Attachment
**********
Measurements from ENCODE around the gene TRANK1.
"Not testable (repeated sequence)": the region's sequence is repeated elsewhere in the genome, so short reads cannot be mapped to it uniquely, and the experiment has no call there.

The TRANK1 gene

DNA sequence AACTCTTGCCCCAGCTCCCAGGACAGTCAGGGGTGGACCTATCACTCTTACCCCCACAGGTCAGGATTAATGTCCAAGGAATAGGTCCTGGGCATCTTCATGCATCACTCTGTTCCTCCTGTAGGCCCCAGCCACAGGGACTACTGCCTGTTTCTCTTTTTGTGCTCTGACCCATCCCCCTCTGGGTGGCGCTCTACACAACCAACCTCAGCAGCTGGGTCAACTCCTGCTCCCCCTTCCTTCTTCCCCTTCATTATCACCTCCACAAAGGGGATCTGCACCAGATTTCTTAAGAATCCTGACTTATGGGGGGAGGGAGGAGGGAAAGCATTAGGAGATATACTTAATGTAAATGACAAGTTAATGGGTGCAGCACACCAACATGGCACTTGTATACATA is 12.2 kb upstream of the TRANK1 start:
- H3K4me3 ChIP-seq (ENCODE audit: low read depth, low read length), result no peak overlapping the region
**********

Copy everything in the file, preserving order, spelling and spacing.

Measurements from ENCODE around the gene TRANK1.
"Not testable (repeated sequence)": the region's sequence is repeated elsewhere in the genome, so short reads cannot be mapped to it uniquely, and the experiment has no call there.

The TRANK1 gene

DNA sequence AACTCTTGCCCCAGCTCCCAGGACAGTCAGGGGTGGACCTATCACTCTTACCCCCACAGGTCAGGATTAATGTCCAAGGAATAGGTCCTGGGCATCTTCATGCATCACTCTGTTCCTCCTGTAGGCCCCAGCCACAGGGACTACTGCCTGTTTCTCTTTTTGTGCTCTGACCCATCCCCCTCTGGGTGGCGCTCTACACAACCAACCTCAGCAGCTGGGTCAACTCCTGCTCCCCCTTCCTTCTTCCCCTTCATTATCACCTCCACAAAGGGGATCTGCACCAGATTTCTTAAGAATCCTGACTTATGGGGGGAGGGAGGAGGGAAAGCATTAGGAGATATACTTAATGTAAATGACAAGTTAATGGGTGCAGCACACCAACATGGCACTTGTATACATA is 12.2 kb upstream of the TRANK1 start:
- H3K4me3 ChIP-seq (ENCODE audit: low read depth, low read length), result no peak overlapping the region